3-Azidopropyl O-(5-glycolylamido-3,5-dideoxy-d-glycero-α-d-galacto-2-nonulopyranosylonic acid)-(2→8)-O-(3-deoxy-d-glycero-α-d-galacto-2-nonulopyranosylonic acid)-(2→3)-O-β-d-galactopyranosyl-(1→4)-β-d-glucopyranoside (Neu5Gcα2–8KDNα2–3LacβProN3, 30)

Yield, 68%; white foam. [α]D22 = -9.90° (c 0.98, H2O); 1H NMR (600 MHz, D2O) δ 4.53 (d, 1H, J = 7.8 Hz, Glc H-1), 4.50 (d, 1H, J = 7.8 Hz, Gal H-1), 4.21–3.56 (m, 27H), 3.48 (t, 2H, J = 6.6 Hz), 3.42 (t, 1H, J = 9.6 Hz), 3.33 (t, 1H, J = 9.0 Hz), 2.80 (dd, 1H, J = 12.6 and 4.8 Hz, H-3eq”), 2.66 (dd, 1H, J = 12.6 and 4.8 Hz, H-3eq”), 1.93 (m, 2H), 1.84 (t, 1H, J = 12.0 Hz, H-3ax”), 1.73 (t, 1H, J = 12.0 Hz, H-3ax”); 13C NMR (125 MHz, D2O) δ 175.90, 173.93, 173.71, 102.88, 102.32, 100.99, 100.29, 78.27 (KDN C-8), 78.07, 75.65, 75.39, 75.27, 74.98, 74.47, 73.02, 72.59, 71.95, 70.76, 69.75, 69.67, 69.47, 68.44, 68.33, 67.71, 67.54, 62.74, 61.64, 61.25, 61.16, 60.22, 51.63, 48.06, 40.12, 39.37, 28.41. HRMS (ESI) m/z calculated for C35H57N4O28 (M-2Na+H), 981.3159, found 981.3097.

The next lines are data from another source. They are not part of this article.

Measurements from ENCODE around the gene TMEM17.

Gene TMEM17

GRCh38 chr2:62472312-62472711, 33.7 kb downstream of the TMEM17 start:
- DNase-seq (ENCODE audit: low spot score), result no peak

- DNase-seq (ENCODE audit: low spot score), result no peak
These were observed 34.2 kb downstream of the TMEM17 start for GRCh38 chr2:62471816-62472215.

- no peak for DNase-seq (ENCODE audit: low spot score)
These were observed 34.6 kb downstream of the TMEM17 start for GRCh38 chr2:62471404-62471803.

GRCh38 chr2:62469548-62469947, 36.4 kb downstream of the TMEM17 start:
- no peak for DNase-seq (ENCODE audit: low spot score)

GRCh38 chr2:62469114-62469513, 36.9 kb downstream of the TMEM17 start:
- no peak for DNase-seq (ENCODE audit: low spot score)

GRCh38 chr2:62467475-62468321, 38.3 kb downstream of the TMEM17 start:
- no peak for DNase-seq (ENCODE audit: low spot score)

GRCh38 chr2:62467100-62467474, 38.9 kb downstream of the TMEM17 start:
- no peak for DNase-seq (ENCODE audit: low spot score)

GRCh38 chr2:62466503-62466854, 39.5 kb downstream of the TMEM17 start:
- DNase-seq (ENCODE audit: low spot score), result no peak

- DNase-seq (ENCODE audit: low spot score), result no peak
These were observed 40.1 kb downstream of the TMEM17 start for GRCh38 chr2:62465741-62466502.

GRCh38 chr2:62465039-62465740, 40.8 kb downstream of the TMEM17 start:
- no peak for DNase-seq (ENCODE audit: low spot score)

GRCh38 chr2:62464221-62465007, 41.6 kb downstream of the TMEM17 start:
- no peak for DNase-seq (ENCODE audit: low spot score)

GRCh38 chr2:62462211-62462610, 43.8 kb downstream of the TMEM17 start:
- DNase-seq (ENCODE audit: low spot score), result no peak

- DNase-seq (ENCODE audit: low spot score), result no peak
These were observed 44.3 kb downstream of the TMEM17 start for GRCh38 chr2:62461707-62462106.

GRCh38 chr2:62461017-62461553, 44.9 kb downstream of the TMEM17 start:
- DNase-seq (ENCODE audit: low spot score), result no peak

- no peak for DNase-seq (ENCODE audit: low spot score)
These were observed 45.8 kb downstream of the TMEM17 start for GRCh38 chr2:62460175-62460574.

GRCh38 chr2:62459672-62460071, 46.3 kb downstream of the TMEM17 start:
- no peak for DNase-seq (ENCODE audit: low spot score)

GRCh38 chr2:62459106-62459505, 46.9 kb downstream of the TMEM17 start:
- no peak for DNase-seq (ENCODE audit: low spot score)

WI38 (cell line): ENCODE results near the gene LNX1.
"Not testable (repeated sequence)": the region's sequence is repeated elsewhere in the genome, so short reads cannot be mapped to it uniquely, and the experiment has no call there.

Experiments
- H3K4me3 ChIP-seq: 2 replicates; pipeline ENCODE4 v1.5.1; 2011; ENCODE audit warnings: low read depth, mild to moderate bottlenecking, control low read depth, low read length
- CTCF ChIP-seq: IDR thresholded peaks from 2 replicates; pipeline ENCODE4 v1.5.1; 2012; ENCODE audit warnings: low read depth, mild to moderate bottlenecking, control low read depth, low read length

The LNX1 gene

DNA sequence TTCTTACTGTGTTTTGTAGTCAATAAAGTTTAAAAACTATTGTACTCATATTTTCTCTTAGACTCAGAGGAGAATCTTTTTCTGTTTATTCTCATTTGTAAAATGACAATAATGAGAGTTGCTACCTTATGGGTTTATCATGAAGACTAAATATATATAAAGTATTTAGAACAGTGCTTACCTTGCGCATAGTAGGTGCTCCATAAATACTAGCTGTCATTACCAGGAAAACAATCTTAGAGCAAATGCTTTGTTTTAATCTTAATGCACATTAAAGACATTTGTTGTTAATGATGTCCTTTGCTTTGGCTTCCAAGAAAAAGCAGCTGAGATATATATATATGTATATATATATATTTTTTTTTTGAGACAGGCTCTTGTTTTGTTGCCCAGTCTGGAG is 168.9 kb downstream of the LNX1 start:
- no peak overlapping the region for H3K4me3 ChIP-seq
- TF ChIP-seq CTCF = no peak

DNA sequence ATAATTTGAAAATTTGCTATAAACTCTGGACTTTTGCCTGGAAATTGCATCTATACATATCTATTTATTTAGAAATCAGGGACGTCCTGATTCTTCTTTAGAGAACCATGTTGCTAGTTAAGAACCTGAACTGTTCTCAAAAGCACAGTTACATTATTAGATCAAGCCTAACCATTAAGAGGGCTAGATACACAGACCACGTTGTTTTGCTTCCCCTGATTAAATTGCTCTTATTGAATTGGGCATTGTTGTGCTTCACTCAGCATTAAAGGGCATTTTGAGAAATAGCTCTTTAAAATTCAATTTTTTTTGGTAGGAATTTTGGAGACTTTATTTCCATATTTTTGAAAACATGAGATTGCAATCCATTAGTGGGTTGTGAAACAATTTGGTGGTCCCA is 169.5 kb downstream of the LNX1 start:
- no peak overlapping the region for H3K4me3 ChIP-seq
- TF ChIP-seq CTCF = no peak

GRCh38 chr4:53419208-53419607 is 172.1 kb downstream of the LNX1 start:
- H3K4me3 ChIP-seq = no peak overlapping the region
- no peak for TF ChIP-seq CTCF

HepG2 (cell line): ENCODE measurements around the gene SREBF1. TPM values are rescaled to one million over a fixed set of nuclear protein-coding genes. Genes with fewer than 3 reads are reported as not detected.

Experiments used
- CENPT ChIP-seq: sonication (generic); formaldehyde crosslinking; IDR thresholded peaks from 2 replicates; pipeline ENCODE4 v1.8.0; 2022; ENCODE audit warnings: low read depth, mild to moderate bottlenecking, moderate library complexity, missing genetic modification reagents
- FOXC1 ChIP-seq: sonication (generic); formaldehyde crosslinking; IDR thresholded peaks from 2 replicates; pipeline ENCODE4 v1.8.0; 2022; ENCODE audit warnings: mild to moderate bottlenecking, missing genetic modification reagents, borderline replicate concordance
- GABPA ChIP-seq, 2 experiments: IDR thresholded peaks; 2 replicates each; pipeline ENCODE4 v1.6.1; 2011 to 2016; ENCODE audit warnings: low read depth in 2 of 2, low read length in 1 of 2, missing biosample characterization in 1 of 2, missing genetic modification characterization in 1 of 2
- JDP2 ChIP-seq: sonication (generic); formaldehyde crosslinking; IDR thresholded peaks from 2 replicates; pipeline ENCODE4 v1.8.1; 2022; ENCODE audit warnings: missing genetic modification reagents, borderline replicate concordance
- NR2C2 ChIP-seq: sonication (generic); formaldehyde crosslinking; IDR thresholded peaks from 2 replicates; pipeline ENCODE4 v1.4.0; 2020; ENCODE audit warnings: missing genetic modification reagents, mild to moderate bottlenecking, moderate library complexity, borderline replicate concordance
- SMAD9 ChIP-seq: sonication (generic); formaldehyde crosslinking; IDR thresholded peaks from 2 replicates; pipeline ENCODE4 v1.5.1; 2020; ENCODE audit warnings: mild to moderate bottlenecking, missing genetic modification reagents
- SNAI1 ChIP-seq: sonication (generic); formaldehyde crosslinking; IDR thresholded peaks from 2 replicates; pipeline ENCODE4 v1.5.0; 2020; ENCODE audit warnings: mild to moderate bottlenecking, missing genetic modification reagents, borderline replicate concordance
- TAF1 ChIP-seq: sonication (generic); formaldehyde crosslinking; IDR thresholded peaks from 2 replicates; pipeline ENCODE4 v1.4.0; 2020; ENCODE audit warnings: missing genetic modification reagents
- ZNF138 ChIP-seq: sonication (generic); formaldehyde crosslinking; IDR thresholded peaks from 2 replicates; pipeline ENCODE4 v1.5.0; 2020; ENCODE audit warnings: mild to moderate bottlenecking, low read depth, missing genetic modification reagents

3-Azidopropyl O-(3-deoxy-d-glycero-α-d-galacto-2-nonulopyranosylonic acid)-(2→8)-O-(3-deoxy-d-glycero-α-d-galacto-2-nonulopyranosylonic acid)-(2→3)-O-β-d-galactopyranosyl-(1→4)-β-d-glucopyranoside (KDNα2–8KDNα2–3LacβProN3, 31)

Yield, 55%; white foam. [α]D22 = -20.0° (c 0.3, H2O); 1H NMR (600 MHz, D2O) δ 4.37 (d, 1H, J = 7.8 Hz, Glc H-1), 4.35 (d, 1H, J = 7.8 Hz, Gal H-1), 4.06–3.38 (m, 26H), 3.32 (t, 2H, J = 6.6 Hz), 3.26 (t, 1H, J = 9.6 Hz), 3.19 (t, 1H, J = 8.4 Hz), 2.55 (dd, 1H, J = 12.6 and 4.8 Hz, H-3eq”), 2.50 (dd, 1H, J = 12.6 and 4.8 Hz, H-3eq”), 1.77 (m, 2H), 1.64 (t, 1H, J = 12.0 Hz, H-3ax”), 1.57 (t, 1H, J = 12.0 Hz, H-3ax”); 13C NMR (125 MHz, D2O) δ 173.36, 173.21, 105.46, 104.89, 103.49, 103.03, 80.86 (KDN C-8), 80.58, 78.33, 77.97, 77.85, 77.56, 77.03, 76.45, 75.59, 74.73, 73.31, 73.20, 72.54, 72.32, 72.29, 72.03, 70.62, 70.25, 70.11, 65.41, 64.17, 63.83, 62.79, 50.63, 41.97, 41.96, 30.98. HRMS (ESI) m/z calculated for C33H54N3O27 (M-2Na+H), 924.2945, found 924.2934.